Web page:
In an exciting development, a California Court of Appeal found a life with the possiblity of parole sentence unconstitutional as cruel and unusual punishment for a 16-year-old. Victor Mendez did not commit a homicide or inflict bodily injury but was sentenced to 84-years- to-life in prison, a sentence that meant he would have no real opportunity for release. Relying on the recent US Supreme Court Case, Graham v. Florida, the California court found that the lengthy sentence did not give him “some meaningful opportunity to obtain release based on demonstrated maturity and rehabilitation.” To read the Mendez case click here: People vs. Mendez. To read the US Supreme Court case that found life without parole unconstitutional for juveniles who commit non-homicide crimes, click here: Graham v. Florida.
Archive for September, 2010
Sara Kruzan is one of many youth sentenced to life without parole across the US who have grown into mature, responsible adults and should have the chance to work toward release. In California and 38 other jurisdictions in the US, there is no chance for individuals like Sara to earn release. Sara, who was just two months past her 16th birthday when she shot the 36-year-old pimp who had raped and abused her, has filed a clemency petition asking California Gov. Schwarzenegger to commute her life without parole sentence to time served. Now 32, Sara has spent half her life in prison, where she is a model prisoner and working toward a college degree. A petition for clemency is very difficult to win, and only granted in rare cases. To write a letter in support of Sara’s petition, click here. Look on the home page of this website to watch a video of an interview with Sara.
Great article chronicling the effort of a mother to ensure her son gets the education he needs…and deserves. She’s an inspiration to us all, as are the groups and individuals who worked with her: The Youth law Center, Chaplain Javier Stauring, and the Disability Rights Legal Center. Click here to read, “With Son Behind Bars, A Mother Wages Battle for his Education.”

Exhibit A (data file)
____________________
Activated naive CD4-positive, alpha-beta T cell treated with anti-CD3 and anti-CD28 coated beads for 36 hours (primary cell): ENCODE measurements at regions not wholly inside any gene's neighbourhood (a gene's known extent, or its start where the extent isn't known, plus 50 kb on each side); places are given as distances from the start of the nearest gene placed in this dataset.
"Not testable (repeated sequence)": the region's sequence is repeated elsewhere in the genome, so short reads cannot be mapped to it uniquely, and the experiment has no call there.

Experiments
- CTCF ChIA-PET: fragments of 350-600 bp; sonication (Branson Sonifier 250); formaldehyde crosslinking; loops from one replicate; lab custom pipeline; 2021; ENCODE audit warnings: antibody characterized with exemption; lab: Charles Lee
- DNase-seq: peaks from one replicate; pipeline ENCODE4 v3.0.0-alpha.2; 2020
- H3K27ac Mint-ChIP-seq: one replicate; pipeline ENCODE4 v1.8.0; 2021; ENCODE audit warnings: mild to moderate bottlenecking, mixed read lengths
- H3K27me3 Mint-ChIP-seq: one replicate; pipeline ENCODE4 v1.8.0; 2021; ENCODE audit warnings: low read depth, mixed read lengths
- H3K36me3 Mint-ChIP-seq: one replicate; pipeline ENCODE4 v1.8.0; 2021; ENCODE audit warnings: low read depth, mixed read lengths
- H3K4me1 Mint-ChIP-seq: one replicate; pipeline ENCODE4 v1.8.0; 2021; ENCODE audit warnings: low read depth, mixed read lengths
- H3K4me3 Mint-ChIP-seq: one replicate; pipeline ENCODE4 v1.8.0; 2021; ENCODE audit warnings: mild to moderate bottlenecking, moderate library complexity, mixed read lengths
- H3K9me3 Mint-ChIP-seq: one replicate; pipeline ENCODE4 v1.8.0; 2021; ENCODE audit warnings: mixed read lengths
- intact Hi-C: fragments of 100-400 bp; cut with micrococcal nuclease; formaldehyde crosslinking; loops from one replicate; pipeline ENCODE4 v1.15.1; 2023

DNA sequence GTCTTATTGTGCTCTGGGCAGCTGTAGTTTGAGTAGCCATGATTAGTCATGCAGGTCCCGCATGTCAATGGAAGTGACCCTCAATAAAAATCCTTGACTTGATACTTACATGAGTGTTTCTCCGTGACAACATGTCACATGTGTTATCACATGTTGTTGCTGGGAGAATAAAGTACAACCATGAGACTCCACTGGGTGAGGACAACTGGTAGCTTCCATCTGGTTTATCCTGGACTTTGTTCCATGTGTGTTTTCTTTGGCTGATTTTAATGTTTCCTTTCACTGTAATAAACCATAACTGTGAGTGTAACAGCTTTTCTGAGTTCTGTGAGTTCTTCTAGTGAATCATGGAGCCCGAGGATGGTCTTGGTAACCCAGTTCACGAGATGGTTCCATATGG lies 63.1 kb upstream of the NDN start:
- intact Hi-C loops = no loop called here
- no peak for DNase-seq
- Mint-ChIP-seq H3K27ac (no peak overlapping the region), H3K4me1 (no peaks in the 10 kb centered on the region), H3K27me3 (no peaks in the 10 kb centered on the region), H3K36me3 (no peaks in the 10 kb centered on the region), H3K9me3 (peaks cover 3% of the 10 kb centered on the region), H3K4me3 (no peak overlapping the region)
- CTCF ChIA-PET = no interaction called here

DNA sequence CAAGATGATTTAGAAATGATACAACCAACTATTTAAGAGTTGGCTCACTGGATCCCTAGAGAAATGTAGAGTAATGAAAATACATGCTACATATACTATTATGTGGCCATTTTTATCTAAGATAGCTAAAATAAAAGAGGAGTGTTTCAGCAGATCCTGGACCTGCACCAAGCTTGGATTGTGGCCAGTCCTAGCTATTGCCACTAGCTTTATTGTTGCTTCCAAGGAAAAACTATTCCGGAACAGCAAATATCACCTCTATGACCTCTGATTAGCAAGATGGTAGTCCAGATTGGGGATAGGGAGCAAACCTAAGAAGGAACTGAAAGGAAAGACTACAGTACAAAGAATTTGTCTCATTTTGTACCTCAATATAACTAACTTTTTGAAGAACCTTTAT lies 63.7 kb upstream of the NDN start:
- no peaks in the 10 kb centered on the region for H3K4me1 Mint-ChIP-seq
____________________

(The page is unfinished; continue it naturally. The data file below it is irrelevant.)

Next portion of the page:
The broad, diverse, and hard-working coalition of supporters that came together around SB399 will not let this struggle die. We’re meeting and mapping out next steps. Send your ideas into firstname.lastname@example.org. Keep checking back at this website for more information.
Don’t let those who oppose be the only ones that Assembly Members hear from about SB 399. You can take one important step right now towards future success of fair sentencing for youth: Let those Assembly Members who voted yes know you appreciate their leadership. Tell those who did not vote for the bill that you expect different vote the next time. Go to the “Take Action” page for instructions.
The California State Assembly defeated SB 399, just two votes shy of what was needed for passage. There’s no question that our coalition is deeply disappointed that California failed to stop this human rights violation. Nevertheless, it is clear that while we were working for this bill, something else happened. Perspectives have changed, and there is support building for changing how California treats young people. Literally thousands of individuals called and wrote letters in support of SB 399. Hundreds of people met with their representatives. A diverse collection of over 100 organizations supported the bill, while dozens of churches and other groups held events to push for its passage. We’re looking forward to the next steps, and hope you will join us. Right now, please go to the “Take Action” page and see what you can do.